The GAAP deficit has long been a political tool for Wisconsin politicians. When Walker ran for governor in 2010, he pledged to require the use of GAAP accounting principles to balance every budget. But after eight years in office, he never fulfilled that campaign promise, though the state ended up in much better financial shape than it was when he took office.
When Evers took office, he made no promise to move toward GAAP accounting.
"That’s something we need to work towards," Evers said two years ago, adding that he couldn't guarantee it in his first budget.
Evers' office did not respond to a request for comment.
Either way, conservative and liberal political strategists said deficits aren't typically at the top of voters' priority lists and are unlikely to become a major campaign issue.
If Wisconsin draws down its general fund, it could run into problems with paying for the spending obligations made in one budget cycle that are pushed into the next cycle, especially in the event of an economic downturn.
During the financial troubles of the 2000s when Wisconsin had little left over in its general fund, the state resorted to short-term borrowing, drawing money from the transportation fund, something Republicans decried as a "raid." Republican lawmakers also used the deficit to justify austerity measures such as 2011 Act 10, which extracted larger pension and health insurance premium payments from public employees while crippling their unions.
"In terms of cash balances, for the most part we're doing OK," said Dale Knapp, director of research and analytics for the Wisconsin Counties Association. "The problem is we're going from a really good fiscal position of $1.9 billion in cash balance and spending all of that. So the trajectory is going in the wrong direction."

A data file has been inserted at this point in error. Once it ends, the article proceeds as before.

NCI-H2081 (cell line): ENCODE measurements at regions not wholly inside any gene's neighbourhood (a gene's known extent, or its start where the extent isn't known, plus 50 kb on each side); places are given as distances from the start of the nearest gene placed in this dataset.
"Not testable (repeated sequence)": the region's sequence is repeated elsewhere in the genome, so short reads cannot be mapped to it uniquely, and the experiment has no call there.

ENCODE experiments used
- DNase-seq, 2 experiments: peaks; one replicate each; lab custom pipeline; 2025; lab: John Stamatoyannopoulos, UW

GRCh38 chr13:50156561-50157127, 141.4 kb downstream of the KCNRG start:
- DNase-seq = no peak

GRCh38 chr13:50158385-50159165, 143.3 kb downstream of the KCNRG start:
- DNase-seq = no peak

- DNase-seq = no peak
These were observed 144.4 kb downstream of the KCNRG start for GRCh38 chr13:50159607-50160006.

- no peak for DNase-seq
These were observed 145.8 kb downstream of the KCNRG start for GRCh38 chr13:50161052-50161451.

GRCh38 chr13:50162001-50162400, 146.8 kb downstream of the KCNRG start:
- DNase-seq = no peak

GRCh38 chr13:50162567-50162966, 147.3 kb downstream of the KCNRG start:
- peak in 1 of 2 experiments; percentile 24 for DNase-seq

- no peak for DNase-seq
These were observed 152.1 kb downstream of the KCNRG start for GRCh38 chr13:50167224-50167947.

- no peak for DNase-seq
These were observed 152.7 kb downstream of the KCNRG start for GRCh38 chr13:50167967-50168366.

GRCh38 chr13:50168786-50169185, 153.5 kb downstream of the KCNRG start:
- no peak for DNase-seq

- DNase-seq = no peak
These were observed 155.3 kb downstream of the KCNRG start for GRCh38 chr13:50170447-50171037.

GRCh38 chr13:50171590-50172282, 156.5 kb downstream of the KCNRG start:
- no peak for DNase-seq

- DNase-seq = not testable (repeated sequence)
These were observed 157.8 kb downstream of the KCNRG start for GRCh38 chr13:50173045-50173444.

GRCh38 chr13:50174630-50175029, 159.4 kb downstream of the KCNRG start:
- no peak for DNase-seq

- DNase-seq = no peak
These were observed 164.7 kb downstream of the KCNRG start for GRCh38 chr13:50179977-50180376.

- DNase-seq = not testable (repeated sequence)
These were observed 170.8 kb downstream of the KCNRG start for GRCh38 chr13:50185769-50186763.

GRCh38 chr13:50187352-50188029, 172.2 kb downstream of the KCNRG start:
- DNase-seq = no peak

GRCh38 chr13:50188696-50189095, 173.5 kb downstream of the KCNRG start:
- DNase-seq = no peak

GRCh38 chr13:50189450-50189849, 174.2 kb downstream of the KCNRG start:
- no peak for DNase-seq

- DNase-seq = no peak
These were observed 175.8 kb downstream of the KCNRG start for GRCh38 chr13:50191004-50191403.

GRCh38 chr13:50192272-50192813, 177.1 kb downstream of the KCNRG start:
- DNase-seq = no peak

Still, the GAAP deficit is only one measure of fiscal health, and in other regards, the state is doing quite well, such as Wisconsin's well-funded pension system.
Jon Peacock, executive director of the liberal Wisconsin Budget Project, said talk of the GAAP deficit is similar to political spin involving the national debt at the federal level. While fiscal conservatives use deficits as a way to argue against public spending, those same politicians can be quick to use budget surpluses to cut taxes, which can contribute to deficits just as much as increased spending.
"I'm very happy that Wisconsin was able to eliminate (the GAAP deficit), but I'm far less worried about whether Wisconsin has a GAAP deficit than I am about the fact that we spend less than almost every other state on public health systems and are poorly prepared to deal with emergencies like the pandemic," Peacock said.
Moments after Evers unveiled his 2021-23 biennial budget on Tuesday, Republicans in the Legislature lambasted the Democratic governor's proposal and signaled they'd likely strip the document down to its bare bones and draft their own version, something the GOP did two years ago.
Many questions remain as to what the budget will look like when it eventually returns to Evers' desk. As written, it would raise total spending nearly 10% over current levels, similar to the increase he proposed in his first budget.
“As proposed, yes, it’s a very significant increase in spending and it also would really draw down the state’s balances and would eventually set up a sustainability challenge down the road, at least under the current projections that we have, that are not worth a ton just given how volatile everything is," Stein said.
Stein said the latest budget doesn't appear to account for the roughly $450 million in projected tax cuts — for businesses that received loans through the federal Paycheck Protection Program — included in a bipartisan bill signed by Evers Thursday.
The budget also factors in roughly $634 million in savings from Medicaid expansion, but such a proposal has been largely opposed by Republicans and appears unlikely to make it into the final budget.
At the same time, Evers holds partial veto power, something he used in 2019 to make more than 70 partial vetoes, including one to boost K-12 spending by $87 million. A finalized budget is due by July 1.